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Fall Arts Celebration to feature modern dance

Posted on October 28, 2013

Modern dance by a nationally celebrated choreographer will be featured next during Fall Arts Celebration at Grand Valley. The unique pairing of iconic American music, will celebrate the many moods of summer, and its interpretation in dance.

“Memories of Summer - The American Identity in Dance”
Monday, November 4, at 8 p.m.
Louis Armstrong Theatre, Performing Arts Center, Allendale Campus
Performance followed by reception

Lauren Edson and the Lauren Edson + Dancers will present a fresh modern dance interpretation of iconic American music by Samuel Barber and Virgil Thompson. The music, from the historical period at the end of the 19th century and start of the 20th century, captured a newly emerging American identity while exuding the regional nature of the South and Midwest.

“Lauren had trained heavily in ballet before developing her interest in modern dance,” said Shawn Bible, dance program coordinator. “She has a magical way of taking your eyes on a fabulous dance journey that at times is fast and angular, yet also includes rhythms that allow a moment to be still.”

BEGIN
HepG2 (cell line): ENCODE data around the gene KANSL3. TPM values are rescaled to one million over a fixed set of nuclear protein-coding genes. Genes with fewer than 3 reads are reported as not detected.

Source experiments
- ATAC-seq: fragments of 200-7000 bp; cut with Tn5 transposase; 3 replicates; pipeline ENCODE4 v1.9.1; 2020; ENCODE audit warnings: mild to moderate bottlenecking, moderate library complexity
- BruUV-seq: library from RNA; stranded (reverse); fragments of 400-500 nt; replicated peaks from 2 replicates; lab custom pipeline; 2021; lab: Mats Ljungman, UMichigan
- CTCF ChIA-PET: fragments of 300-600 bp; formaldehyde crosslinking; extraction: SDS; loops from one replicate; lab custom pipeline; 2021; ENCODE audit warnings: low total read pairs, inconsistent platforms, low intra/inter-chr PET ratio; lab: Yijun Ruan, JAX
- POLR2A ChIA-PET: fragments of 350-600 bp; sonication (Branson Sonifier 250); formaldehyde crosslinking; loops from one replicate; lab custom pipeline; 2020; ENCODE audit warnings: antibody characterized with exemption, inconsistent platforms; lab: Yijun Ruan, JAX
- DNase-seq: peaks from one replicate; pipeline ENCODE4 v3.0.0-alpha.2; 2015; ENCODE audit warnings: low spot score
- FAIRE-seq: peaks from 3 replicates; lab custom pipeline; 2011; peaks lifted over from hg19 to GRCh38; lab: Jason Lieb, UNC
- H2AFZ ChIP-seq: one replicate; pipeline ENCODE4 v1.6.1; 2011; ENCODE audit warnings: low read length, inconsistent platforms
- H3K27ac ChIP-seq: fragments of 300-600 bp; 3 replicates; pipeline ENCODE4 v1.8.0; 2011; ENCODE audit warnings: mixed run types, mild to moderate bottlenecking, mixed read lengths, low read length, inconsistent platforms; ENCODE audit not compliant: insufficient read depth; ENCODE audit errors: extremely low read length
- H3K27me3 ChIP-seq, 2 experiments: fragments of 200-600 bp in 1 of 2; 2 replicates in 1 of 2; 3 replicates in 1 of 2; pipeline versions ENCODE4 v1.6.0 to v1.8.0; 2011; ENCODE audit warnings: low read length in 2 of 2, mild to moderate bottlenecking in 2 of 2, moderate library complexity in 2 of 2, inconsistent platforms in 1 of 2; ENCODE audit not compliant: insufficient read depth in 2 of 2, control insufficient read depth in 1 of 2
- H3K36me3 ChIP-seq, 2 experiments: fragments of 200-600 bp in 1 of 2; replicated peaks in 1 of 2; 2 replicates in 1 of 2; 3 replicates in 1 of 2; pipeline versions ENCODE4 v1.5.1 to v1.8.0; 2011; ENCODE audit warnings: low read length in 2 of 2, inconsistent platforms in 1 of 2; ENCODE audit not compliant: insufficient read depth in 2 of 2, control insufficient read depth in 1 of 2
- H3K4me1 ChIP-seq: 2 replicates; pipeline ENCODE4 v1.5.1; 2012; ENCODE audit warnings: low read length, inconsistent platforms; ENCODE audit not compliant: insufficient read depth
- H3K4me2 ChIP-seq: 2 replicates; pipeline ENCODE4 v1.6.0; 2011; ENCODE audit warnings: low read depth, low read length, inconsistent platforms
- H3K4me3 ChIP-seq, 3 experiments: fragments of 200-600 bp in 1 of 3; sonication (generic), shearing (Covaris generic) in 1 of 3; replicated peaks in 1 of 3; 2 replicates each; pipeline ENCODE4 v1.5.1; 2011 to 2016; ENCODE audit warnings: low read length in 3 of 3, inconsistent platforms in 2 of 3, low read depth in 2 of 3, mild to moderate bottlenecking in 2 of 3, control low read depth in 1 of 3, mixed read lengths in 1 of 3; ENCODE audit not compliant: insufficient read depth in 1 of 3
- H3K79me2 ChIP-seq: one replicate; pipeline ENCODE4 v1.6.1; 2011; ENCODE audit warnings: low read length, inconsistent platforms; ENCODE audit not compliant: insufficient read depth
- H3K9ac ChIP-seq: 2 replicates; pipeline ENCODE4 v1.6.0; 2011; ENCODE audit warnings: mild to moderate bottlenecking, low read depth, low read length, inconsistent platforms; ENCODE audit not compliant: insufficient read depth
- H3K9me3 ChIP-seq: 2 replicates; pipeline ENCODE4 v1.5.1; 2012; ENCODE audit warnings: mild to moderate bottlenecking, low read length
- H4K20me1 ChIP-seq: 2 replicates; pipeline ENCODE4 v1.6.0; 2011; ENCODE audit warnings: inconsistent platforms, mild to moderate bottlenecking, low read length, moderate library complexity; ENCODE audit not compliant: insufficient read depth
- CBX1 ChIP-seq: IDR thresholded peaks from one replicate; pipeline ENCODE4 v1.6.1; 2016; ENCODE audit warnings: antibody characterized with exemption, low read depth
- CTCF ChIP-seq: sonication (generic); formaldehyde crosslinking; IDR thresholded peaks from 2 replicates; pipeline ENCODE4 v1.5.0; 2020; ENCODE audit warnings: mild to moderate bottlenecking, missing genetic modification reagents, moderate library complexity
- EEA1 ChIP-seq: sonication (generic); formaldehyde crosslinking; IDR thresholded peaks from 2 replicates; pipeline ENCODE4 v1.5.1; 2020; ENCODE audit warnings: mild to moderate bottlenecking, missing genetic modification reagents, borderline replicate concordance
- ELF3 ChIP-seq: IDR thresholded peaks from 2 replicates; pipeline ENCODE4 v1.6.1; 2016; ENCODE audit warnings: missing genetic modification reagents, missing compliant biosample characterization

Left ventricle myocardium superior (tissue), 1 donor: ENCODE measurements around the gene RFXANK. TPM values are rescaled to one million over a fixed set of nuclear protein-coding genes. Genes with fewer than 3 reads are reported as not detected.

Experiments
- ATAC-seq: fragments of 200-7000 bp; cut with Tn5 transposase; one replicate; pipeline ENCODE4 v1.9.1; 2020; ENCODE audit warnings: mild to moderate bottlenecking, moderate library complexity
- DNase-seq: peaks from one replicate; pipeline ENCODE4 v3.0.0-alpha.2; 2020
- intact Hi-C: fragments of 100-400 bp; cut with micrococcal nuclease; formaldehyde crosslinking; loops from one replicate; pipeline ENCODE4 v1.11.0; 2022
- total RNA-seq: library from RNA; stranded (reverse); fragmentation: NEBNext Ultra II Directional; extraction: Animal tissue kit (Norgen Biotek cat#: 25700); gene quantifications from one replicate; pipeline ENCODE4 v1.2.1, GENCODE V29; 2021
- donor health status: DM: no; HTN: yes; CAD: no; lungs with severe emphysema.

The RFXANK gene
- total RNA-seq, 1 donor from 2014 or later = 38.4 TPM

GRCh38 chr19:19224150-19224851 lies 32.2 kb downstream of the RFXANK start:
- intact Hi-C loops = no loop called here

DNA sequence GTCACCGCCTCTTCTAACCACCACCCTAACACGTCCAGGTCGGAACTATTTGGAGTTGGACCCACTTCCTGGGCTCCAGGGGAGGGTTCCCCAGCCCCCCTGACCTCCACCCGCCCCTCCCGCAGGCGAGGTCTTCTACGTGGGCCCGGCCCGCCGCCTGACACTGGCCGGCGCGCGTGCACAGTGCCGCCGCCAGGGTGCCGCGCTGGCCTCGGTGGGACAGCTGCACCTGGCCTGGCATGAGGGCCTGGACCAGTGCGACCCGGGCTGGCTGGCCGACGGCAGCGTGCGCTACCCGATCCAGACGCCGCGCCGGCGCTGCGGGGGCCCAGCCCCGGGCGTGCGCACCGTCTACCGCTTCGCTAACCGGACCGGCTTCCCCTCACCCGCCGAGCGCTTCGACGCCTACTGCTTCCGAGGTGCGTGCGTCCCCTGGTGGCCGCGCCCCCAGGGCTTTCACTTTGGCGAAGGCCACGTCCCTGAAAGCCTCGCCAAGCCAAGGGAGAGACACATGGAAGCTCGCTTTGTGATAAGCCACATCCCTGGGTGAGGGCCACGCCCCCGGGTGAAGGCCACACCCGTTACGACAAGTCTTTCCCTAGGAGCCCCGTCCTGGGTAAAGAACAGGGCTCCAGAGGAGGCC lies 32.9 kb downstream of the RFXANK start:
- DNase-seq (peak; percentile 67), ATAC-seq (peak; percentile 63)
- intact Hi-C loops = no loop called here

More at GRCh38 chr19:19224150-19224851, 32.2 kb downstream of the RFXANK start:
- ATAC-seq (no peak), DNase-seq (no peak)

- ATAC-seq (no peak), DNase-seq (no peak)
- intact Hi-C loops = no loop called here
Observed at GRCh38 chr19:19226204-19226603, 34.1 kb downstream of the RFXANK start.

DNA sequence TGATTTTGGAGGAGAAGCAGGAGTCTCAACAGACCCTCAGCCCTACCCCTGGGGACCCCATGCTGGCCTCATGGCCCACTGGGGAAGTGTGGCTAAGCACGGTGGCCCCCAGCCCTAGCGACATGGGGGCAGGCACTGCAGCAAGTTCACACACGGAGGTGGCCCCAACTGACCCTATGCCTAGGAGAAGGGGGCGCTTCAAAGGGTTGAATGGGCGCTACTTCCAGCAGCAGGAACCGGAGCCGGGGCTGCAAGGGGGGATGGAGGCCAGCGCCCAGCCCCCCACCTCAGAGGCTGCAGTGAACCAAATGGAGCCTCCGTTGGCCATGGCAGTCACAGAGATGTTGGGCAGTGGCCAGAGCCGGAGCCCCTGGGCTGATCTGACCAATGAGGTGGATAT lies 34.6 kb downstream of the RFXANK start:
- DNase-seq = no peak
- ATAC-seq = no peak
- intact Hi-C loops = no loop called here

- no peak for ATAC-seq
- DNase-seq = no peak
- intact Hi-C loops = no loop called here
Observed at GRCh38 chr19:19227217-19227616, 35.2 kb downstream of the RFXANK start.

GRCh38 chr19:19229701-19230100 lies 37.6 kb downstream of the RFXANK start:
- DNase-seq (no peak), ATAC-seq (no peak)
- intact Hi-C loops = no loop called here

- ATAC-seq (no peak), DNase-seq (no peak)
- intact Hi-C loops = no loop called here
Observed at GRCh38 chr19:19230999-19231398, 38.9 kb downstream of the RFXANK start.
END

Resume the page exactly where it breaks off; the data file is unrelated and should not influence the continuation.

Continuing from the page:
The performance will include Thompson’s “The Plow that Broke the Plains” and Barber’s “Summer Music” and “Knoxville 1915” – which will also feature special guest soprano Christina Pier, currently an artist in residence at Catawba College in North Carolina. Music will be performed by the Grand Valley Chamber Orchestra, directed by Kevin Tutt.

Award-winning choreographer Edson, originally from Boise, Idaho, studied at The Juilliard School and is a 2003 alumnus of the School at Jacob’s Pillow Contemporary Dance Program. Most recently, she was one of three finalists selected to participate in Milwaukee Ballet’s 2013 “Genesis” International Choreographic Competition, and received the Audience Favorite Award. Her work “Foreground” was chosen for performance at the Kennedy Center in 2012, as part of the National College Dance Festival.

All Fall Arts Celebration events are open to the public with free admission. Seating is limited for these popular performances. For more information, visit, or call (616) 331-2185.

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